Maker’s Mark: Lessons Learned

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Maker’s Mark is an iconic brand with fiercely loyal consumers and, thanks to social media, they’re not afraid to speak up (make that holler) when the company decided to mess with the brand.

Last week, the company announced that, to “meet demand” they would lower the alcohol content. They explained it to Wine and Spirits Daily by saying that the brand is encountering shortages and among the solutions (including lowering the age, raising the price) they chose lowering the proof from 90 to 84. The outcry among their consumers was deafening with “watered down” the rallying point.

This week they announced that the decision would be reversed.

Maker’s and Beam made a number of errors. First, their explanation of lowering the proof to meet demand was seen as BS, with industry cynics shouting that their real motive was taking the tax savings (approximately $1.5 million) to the bottom line. I don’t buy that. It’s not worth it for a million case brand to take the “goodness” out for a buck. They either should have had a better rationale or spent more time than they did talking to their consumers about the decision.

So, they made a PR mistake.

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Blizzard Booze

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What’s your favorite drink when it’s cold, snowing and you want to feel cozy?

I posed this question to friends on Facebook and via email all across the country. The answers ran the gamut from expected to exotic and everything in between including weather related, as in “Hey, I’m in the sunbelt, I don’t have that problem.”

Amidst the Sidecar, Hot Apple Pie, Hot Buttered Sorel (from my friend Jack at Sorel Liqueur), Manhattans, 25-year-old single malts, and a Cognac near a fireplace; I received some interesting comments –

My friend the blogger and foodie Mary Ellen Griffin, “I am just a simple, old fashioned girl who likes a very well aged (and properly decanted) vintage port in front of the fire.” Her blog is here. Hmm, Port gives me heartburn but I love the imagery.

From my daughter and former partner Michelle (the “M” in AM Shapiro), “Hot cocoa with a shot of Godiva liquor. I think u taught me that one!”  Atta girl, but ever since Diageo got its hands on Godiva, we no longer speak of it.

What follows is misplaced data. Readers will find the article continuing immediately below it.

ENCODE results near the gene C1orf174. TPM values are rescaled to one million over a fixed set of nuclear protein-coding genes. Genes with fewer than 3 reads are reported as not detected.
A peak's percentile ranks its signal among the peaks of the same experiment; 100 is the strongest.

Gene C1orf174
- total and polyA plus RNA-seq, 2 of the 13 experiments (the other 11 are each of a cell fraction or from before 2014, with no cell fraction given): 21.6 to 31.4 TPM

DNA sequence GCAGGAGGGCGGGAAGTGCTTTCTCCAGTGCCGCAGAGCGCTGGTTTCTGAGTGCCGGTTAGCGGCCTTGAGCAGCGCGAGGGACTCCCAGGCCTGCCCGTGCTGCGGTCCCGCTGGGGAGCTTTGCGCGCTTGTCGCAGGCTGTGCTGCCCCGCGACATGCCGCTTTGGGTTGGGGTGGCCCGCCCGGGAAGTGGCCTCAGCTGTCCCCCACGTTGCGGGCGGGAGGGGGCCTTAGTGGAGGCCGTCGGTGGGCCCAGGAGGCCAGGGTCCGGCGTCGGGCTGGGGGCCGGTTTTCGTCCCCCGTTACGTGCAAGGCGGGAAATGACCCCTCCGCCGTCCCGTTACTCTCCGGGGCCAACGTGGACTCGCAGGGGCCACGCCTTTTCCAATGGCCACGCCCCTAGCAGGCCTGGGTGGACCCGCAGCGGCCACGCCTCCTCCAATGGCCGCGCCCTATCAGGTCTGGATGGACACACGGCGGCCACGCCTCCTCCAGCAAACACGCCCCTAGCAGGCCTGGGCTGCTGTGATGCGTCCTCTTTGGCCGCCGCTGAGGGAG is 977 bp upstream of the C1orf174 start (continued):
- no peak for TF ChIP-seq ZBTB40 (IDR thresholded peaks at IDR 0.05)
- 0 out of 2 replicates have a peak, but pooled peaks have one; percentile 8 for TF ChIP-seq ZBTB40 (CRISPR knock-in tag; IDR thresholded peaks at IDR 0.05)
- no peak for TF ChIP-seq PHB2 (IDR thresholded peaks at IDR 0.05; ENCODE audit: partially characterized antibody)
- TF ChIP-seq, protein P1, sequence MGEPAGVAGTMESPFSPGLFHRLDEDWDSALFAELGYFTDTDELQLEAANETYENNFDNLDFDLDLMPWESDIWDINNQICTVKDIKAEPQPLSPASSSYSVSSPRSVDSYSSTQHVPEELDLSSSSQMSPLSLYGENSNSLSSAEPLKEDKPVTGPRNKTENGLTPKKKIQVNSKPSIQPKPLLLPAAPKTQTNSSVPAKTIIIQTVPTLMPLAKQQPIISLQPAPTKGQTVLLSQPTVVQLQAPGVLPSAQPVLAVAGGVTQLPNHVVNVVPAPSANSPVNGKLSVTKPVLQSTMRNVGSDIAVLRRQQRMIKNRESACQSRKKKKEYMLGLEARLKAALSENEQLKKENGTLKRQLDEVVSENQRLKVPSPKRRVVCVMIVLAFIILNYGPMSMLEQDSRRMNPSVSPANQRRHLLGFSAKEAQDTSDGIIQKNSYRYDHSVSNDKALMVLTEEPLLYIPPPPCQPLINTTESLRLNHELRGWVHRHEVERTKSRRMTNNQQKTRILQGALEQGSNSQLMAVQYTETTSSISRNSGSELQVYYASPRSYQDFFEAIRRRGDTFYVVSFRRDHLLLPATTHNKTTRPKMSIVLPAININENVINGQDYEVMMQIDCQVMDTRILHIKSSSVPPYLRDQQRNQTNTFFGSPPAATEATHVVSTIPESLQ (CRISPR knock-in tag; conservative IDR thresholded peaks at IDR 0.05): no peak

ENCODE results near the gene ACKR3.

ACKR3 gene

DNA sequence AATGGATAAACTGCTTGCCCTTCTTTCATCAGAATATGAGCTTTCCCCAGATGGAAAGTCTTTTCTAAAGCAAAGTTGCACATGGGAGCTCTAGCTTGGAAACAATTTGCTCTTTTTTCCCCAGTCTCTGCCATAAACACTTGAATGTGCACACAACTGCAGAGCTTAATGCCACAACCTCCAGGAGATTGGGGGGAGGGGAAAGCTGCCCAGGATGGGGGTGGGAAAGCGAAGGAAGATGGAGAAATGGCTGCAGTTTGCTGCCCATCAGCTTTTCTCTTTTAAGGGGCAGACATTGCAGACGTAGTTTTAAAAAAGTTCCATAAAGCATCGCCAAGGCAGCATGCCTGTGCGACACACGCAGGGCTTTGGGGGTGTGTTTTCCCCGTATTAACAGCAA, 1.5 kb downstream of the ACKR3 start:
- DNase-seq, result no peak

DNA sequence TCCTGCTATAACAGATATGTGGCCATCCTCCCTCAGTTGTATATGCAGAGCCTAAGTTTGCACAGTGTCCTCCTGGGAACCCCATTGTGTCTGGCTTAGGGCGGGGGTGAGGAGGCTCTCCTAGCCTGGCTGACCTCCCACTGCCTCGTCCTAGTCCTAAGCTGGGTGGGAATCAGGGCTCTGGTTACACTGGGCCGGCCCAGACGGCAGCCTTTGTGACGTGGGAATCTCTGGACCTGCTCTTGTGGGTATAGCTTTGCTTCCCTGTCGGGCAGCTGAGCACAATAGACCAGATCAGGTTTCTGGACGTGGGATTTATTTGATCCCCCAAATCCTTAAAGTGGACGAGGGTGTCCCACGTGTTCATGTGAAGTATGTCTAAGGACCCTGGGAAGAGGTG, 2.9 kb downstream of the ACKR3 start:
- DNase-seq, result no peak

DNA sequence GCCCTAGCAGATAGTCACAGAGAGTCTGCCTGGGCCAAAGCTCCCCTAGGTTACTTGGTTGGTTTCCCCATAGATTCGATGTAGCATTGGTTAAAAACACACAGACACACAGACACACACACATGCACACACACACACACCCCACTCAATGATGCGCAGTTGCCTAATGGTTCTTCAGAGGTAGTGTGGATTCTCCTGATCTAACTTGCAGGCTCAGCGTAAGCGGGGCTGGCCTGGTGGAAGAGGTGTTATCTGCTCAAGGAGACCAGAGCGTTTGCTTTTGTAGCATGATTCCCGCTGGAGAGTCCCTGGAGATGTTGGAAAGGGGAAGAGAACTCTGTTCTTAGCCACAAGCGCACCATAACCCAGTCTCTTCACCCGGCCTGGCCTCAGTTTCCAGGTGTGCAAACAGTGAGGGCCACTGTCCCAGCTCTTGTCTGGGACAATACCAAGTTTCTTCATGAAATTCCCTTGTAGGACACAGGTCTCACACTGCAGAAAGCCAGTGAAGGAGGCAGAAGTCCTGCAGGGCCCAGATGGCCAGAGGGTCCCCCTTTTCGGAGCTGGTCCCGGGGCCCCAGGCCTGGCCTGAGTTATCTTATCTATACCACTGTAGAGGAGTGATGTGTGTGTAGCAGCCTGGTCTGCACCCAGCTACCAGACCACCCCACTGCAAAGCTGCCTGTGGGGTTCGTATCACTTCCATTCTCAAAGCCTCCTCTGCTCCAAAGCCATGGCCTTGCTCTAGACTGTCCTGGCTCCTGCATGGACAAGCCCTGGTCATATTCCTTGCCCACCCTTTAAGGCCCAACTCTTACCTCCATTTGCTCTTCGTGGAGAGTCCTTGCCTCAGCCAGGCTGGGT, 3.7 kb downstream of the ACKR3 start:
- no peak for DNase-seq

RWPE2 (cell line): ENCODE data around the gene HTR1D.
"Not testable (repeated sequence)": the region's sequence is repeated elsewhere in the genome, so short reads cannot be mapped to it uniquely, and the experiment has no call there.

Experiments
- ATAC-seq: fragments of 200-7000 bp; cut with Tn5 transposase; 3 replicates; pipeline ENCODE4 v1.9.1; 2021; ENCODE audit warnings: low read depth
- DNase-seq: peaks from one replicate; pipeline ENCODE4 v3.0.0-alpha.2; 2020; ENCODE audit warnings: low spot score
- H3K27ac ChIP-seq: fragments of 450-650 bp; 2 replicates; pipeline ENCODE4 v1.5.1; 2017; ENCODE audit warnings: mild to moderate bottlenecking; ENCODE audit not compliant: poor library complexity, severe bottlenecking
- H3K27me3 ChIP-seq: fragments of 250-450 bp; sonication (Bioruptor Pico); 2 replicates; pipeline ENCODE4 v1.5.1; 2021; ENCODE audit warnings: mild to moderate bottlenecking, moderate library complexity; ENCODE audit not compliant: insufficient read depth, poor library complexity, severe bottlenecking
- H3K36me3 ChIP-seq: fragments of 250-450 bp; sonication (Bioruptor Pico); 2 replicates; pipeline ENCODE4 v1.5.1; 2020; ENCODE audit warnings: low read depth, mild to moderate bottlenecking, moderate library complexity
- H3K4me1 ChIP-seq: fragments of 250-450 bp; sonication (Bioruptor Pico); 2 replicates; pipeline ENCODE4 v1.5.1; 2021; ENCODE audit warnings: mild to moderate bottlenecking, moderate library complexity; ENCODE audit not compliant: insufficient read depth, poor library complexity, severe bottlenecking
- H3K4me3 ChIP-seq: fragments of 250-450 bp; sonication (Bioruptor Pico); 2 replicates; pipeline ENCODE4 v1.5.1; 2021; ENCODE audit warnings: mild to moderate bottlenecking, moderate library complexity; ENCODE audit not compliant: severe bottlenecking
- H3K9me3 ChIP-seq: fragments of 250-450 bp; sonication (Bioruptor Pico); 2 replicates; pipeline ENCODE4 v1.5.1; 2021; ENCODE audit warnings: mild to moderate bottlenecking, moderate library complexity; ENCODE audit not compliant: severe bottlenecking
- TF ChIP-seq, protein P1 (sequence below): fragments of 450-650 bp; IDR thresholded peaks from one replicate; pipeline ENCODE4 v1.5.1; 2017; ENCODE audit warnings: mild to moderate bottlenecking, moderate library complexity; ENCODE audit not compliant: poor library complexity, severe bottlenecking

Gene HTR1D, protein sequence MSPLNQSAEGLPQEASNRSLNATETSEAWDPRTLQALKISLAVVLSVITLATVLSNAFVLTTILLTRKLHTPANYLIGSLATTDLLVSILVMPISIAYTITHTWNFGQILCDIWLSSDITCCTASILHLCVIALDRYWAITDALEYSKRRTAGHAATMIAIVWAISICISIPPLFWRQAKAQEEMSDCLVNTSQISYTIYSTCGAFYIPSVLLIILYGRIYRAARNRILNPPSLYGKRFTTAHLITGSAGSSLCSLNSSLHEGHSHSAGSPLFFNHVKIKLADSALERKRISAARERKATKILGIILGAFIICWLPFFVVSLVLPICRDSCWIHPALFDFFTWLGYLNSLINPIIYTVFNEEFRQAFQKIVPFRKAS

For you ex-Seagram folks, here’s a bunch from Mark Levine in Seattle, “Gosh, hard to decide: Igor the invisible or Pasha with a touch of Cherry Swiss…. no, no wrong. It must be Sabra…no, no…I know it this time…without question, my favorite, and I wish I could get it…. Lochan Ora warmed in a snifter.” That’s a trip down Memory Lane (maybe Nightmare Lane).

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Tuaca Liqueur – A Secret Worth Uncovering

V2.Tuaca_750_newbottleWhat happens when a great tasting product, but one that has been gathering dust on the shelf, tries to make it?

To tell the tale of this wannabe spirit, we need to start with its pronunciation. It’s Two-AH-Ka and it’s named for the two brothers-in-law that created it in 1938. Messrs. Tuoni and Canepa named it after themselves –TUACA, their combined names, get it?  The liqueur is said to have come from a recipe dating back to Lorenzo de Medici and the Italian Renaissance. So they say.

I first encountered the brand during my Seagram days and, despite efforts to make it happen, the brand languished as only an orphan brand could at that company. According to Sam Ellias, who worked on the brand at one point, they tried everything to make it a contender – changed the package, reduced the alcohol (to minimize the harshness) and worked hard at developing mixed drinks using Tuaca. (My favorite was the hot apple pie, consisting of Tuaca and hot apple cider.) Nothing helped the brand catch on. Throughout the 80’s, 90’s and into the 21st century, the brand, as they say, couldn’t get arrested.

Yet, there were pockets of strength including bartenders in different parts of the country. The poor little brand was kept a secret and hidden away. (Sob.)

Enter Brown Forman in 2004. The brand starts to grow a bit, but no real traction or spotlight to build a franchise among consumers. Still a stepchild.

I have a feeling that this is about to change.

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